In addition to the technical musical differences, the themes and concerns examined in the songs seem more focussed than before, and Jackson is generally less oblique and cryptic in telling his stories. This extra focus adds to the emotional impact of the songs, as they zero in on the hearts and minds of the listener with more clarity, and the album feels more like an overall "experience", certainly compared to its two predecessors.

In its entirety, "Late For The Sky" is the most compelling showcase for Jackson Browne's special capacity to both tug at the heart strings, and stimulate the grey matter.  Some of the subjects explored may have had peculiarly contemporary resonance in 1974, but they have proved to be timeless, and indeed to me the songs are more relevant than ever.

Considering that we are dealing with a classic album, it seems churlish to refer to "filler", but two of the songs, "The Road and The Sky" and "Walking Slow", have to be described as such. I suspect that they were included to offset and ameliorate the effect of the meatier and more profound fare around them. For the purposes of this review, I will therefore disregard these two tracks, and concentrate on the six numbers which form its solid and enduring core.

The opener, and title track, introduces us to the type of backing we can expect throughout the album, Browne's piano and David Lindley's evocative and wonderfully brittle guitar are supported by some subtle, and at times almost inaudible, organ work. The lyrics of this song are the bleakest of all, seemingly concerned with the break-up of a relationship.  Film fans may recall the song being employed to telling effect in the movie "Taxi Driver"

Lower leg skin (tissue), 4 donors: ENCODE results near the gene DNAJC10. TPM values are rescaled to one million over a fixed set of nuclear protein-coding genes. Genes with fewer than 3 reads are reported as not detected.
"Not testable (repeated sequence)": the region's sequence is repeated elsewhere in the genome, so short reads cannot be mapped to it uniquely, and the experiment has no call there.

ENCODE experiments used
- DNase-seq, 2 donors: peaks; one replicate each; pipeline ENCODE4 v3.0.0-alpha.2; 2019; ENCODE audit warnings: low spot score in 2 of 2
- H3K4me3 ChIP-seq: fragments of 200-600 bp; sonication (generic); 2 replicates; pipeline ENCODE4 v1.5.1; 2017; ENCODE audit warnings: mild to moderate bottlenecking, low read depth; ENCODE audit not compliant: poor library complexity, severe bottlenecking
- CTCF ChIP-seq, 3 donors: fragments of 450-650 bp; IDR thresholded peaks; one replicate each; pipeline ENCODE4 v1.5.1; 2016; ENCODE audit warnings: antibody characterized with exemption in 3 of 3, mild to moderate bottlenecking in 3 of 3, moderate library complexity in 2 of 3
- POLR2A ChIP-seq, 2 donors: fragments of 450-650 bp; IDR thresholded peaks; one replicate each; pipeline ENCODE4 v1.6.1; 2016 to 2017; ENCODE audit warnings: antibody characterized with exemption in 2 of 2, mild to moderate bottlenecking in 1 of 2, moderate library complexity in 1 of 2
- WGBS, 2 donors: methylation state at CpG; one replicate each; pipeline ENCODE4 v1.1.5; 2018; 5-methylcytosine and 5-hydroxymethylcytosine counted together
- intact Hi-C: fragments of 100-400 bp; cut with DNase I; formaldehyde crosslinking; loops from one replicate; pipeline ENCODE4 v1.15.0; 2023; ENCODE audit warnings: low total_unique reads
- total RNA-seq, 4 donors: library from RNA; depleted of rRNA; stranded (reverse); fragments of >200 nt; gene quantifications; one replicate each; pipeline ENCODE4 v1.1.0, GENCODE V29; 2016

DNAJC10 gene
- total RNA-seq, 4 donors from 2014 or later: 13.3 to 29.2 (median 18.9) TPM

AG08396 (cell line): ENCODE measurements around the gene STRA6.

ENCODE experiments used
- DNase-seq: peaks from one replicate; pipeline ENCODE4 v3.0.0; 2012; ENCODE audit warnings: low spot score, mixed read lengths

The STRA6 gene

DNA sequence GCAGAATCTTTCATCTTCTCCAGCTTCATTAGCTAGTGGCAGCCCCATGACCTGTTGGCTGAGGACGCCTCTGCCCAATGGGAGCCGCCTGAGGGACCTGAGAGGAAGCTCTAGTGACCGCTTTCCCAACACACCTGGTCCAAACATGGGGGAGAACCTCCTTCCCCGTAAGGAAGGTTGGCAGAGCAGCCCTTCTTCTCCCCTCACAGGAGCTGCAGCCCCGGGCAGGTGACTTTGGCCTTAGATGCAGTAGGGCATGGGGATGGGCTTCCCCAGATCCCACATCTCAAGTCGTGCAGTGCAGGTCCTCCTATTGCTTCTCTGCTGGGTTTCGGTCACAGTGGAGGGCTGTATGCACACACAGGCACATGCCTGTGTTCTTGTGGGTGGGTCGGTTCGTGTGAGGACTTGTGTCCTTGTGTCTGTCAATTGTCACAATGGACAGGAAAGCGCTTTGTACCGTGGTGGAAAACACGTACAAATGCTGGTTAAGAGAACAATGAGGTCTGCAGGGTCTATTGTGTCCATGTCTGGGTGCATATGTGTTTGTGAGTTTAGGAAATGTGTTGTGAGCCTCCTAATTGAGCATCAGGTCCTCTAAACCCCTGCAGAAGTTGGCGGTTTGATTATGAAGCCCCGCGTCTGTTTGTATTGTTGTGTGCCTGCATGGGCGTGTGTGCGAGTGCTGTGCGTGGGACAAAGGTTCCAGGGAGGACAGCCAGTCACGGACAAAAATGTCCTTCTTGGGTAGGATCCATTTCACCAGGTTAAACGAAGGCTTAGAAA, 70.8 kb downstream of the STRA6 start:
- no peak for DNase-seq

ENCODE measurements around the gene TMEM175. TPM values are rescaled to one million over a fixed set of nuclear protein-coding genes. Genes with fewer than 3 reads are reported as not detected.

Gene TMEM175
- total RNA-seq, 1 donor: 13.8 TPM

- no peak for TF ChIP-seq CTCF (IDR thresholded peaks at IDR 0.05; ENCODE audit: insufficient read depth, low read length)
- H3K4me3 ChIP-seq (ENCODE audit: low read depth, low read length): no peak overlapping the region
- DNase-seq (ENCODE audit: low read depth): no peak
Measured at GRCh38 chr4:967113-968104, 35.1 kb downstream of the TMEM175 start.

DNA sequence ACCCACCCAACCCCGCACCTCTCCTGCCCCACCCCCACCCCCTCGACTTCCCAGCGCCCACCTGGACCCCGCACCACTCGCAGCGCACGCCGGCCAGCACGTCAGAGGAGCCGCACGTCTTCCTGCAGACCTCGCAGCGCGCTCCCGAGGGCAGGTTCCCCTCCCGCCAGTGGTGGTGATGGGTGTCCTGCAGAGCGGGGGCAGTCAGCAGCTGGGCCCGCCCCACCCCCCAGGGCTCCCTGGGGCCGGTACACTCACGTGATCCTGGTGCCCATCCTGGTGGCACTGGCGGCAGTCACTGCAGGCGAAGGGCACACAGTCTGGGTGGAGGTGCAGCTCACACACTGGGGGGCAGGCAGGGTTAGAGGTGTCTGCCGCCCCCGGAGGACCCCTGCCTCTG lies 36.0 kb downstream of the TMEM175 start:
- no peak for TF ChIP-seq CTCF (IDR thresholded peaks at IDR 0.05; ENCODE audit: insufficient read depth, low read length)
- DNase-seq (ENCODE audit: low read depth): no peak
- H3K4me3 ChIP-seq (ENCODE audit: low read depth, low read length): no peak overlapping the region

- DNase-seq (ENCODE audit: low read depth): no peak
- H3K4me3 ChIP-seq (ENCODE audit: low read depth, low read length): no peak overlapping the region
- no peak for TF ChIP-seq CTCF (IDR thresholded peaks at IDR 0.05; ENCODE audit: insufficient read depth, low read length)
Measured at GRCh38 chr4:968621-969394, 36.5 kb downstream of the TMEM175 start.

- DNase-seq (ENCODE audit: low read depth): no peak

On this work, Jackson seems to have enlisted the help of various people to help out with vocal harmonies, and they are a feature of this album, helping to create quite a gritty effect, consistent with the overall tone.  Jackson himself sings more passionately on these tracks than at virtually any stage of his career.  Whether this was intentional, or just a function of his development as a vocalist, is difficult to say.  The pleading phrasing ideally complements the words.

Track two, "Fountain of Sorrow", is the longest on the LP, and also the most lyrically impenetrable.  To be truthful, I have never fully made my mind up what the metaphors here are alluding to, but this is a beautiful and intelligent piece of work. The instrumentation is even more sparse than on the title track, and Browne's voice captured with greater clarity, supported by some more substantial backing vocals.

Next we come to "Farther On", a song which had a major effect on me almost from the first time I heard it.  Rarely can an instrumental part have been as apposite as David Lindley's weeping lap steel is on this. The song muses, reflects and laments upon the passing of time, and frustrated ambitions and hopes, but also celebrates humanity and its compassion and eternal optimism.

The thoughts and sentiments being expressed here will seem relevant and powerful for people, most probably those in their thirties and forties.  What still seems remarkable, not just about this song but most of those on "Late for The Sky", is that Jackson Browne was writing cohesive statements like this in his mid-twenties.

"The Late Show" is marginally less demanding than the numbers preceding it, but has some very thoughtful lines, accentuated by an appealing, wandering melody. Vaguely  "country rock" in nature, but with more complex lyrics than would be expected from that genre, it touches on many of the themes central to the album.

A song addressing the subject of death, "For A Dancer", stops well short of descending into the maudlin, and is a deceptively simple but incisive piece, curiously hopeful in areas. David Lindley's violin is used effectively but sparingly.

"Before The Deluge" is a song which tackles apocalyptic and utopian anxieties, continuing on from "For Everyman", but it also expands its reach into environmental issues, which were to become a recurring feature of the songwriter's career. Some may consider the lyrics dated, naive and even quite mawkish, but I see them as courageously idealistic.  Lindley's violin is more integral to the melody, and there are some delicate but unobtrusive organ flourishes.

It seems appropriate that this song, with its concentration on social concerns, finishes the album, which itself closed a phase in Jackson Browne's career, the "singer-songwriter" period. From now on, "non-confessional" topics would gradually assume greater importance.